Mathematics Stack Exchange is a question and answer site for people studying math at any level and professionals in related fields. Join them; it only takes a minute:

Sign up
Here's how it works:
  1. Anybody can ask a question
  2. Anybody can answer
  3. The best answers are voted up and rise to the top

I have stacked about expression of the text book. The question was that

Find the value of $p$ for which the integral converges and evaluate the integral for those values of $p$ $$\int_0^\infty \frac{1}{x^p} \; dx$$

Do I need to use $p$ test to determine if it were conversion or diversion? OR Do I still use $\displaystyle\lim\limits_{t \to \infty}\int_0^t \frac{1}{x^p} \; dx$?

If you have any idea, please post it on the wall thank you,

share|cite|improve this question
Split the integral up first as $\int_0^1{1\over x^p}\, dx+\int_1^\infty{1\over x^p}\, dx$. Then consider three cases: $p<1$, $p=1$, and $p>1$. For each case determine if the original integral converges (both $\int_0^1{1\over x^p}\, dx$ and $\int_1^\infty{1\over x^p}\, dx$ have to converge in order for the original integral to converge; if one of the two diverges, so does the original integral). – David Mitra Feb 23 '12 at 1:23
Oh, if you have the $p$-test in hand, you could certainly appeal to it... – David Mitra Feb 23 '12 at 1:32
up vote 4 down vote accepted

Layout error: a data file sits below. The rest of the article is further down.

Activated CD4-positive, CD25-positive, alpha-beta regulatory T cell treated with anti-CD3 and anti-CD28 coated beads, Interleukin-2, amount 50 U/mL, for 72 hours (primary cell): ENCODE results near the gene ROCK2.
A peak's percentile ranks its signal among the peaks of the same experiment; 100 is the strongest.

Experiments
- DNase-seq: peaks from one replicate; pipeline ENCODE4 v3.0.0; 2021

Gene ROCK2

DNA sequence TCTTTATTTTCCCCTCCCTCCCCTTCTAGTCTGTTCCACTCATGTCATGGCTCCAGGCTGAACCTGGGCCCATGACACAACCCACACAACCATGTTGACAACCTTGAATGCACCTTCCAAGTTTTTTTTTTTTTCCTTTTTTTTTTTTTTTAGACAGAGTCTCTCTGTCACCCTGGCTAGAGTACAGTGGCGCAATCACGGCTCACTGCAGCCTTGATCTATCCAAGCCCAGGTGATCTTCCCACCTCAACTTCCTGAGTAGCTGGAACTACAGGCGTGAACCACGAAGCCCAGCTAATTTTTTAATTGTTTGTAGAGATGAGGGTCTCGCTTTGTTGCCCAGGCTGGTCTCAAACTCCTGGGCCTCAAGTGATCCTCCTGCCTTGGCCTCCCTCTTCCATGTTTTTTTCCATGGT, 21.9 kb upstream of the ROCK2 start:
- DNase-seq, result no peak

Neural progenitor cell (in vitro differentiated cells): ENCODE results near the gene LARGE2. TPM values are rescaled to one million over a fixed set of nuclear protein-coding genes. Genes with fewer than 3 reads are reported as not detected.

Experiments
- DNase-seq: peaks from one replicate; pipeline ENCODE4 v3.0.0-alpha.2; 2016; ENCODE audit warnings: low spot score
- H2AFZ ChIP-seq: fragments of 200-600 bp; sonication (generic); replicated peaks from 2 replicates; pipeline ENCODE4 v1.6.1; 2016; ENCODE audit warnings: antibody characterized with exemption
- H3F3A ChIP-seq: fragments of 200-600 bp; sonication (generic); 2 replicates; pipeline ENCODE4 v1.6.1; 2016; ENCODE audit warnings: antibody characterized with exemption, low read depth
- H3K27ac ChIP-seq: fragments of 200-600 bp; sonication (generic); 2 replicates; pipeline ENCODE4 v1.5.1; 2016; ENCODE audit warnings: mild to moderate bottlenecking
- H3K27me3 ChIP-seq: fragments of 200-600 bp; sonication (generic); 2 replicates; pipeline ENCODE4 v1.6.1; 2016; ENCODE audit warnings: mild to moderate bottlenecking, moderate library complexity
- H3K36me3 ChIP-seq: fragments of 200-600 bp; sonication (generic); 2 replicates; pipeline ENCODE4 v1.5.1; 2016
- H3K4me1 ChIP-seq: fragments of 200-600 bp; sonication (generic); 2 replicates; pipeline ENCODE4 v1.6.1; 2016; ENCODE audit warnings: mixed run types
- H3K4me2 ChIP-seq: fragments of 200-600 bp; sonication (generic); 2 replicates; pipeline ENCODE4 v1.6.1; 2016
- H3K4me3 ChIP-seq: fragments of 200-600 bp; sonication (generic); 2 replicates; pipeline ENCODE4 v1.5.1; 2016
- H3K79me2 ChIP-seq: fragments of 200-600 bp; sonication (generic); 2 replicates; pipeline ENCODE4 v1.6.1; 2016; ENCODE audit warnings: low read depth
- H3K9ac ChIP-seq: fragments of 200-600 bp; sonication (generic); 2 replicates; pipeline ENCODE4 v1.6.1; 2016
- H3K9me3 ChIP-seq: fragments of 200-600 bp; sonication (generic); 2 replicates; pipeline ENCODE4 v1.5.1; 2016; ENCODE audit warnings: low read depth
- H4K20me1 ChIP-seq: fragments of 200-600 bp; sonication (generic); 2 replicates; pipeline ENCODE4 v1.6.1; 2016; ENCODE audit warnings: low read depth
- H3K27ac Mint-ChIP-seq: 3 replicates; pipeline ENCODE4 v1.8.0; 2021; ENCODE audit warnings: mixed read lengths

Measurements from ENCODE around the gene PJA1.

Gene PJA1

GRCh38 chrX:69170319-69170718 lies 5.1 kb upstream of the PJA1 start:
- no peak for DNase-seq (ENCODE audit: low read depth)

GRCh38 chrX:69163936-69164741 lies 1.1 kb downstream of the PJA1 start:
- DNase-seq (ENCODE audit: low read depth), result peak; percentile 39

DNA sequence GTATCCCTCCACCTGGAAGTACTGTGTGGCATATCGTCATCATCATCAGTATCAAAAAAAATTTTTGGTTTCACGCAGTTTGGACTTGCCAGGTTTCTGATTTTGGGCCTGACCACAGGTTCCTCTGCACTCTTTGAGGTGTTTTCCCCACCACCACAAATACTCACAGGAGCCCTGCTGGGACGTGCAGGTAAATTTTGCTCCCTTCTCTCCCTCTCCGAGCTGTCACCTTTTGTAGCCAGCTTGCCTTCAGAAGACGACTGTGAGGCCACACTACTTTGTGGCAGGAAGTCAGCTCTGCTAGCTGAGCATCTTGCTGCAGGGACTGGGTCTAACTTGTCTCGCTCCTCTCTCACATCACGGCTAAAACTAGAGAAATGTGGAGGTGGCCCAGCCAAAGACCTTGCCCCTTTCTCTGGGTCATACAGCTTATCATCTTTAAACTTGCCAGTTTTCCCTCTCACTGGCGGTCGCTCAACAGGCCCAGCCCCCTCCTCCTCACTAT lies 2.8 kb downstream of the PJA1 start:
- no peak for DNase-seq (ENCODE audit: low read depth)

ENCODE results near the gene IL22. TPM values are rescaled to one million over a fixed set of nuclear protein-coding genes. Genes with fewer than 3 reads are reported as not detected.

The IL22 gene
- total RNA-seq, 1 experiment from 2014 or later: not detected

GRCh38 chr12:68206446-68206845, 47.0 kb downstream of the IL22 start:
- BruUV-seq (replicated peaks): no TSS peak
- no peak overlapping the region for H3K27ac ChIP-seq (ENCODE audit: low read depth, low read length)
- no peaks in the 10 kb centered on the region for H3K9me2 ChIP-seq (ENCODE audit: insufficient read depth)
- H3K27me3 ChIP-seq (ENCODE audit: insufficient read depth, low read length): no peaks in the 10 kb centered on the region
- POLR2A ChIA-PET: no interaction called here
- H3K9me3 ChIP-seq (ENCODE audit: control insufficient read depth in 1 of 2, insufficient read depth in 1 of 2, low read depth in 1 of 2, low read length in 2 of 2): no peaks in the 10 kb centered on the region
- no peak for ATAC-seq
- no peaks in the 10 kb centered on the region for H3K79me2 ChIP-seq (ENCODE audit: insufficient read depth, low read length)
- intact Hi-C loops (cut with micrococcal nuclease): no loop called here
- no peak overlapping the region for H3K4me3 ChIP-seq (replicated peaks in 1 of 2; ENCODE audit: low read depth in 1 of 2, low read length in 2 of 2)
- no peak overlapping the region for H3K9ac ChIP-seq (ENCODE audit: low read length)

The integral $\int_0^\infty {1\over x^p}\, dx$ is improper in two ways: the interval of integration is infinite and the integrand "blows up" at 0. Thus, you need to split it up: $$ I=\int_0^\infty {1\over x^p}\, dx= \underbrace{\int_0^1 {1\over x^p}\, dx}_{I_0}\ +\ \underbrace{\int_1^\infty {1\over x^p}\, dx}_{I_\infty} $$

Then the integral $I$ converges if and only if both of the integrals $I_o$ and $I_\infty$ converge. If $I$ converges, it converges to the value of $I_0+I_\infty$. Note that to show $I$ diverges (if it does) it suffices to show that one of $I_o$ or $I_\infty$ diverges.

If you have the $p$-test in hand, this should be an easy problem. Consider the integral $I_\infty$ for $p\le1$, and consider the integral $I_o$ for $p>1$.

If you don't have the $p$-test in hand, you'd compute: $$\tag{1} I_0=\int_0^1 {1\over x^p}\, dx=\lim_{a\rightarrow0^+} \int_a^1 {1\over x^p}\, dx $$ and $$\tag{2} I_\infty=\int_1^\infty {1\over x^p}\, dx =\lim_{b\rightarrow\infty} \int_1^b {1\over x^p}\, dx $$

The integral $I_o$ or $I_\infty$ converges if and only if the respective limit above converges.

It would be best here to consider three cases: $p>1$, $p<1$, and $p=1$. A hint here (as above) is to consider $I_o$ for $p>1$ and $I_\infty$ for the other cases.

share|cite|improve this answer
I got it !! Thank you !! – Ryu Feb 23 '12 at 4:48

Your Answer


By posting your answer, you agree to the privacy policy and terms of service.

Not the answer you're looking for? Browse other questions tagged or ask your own question.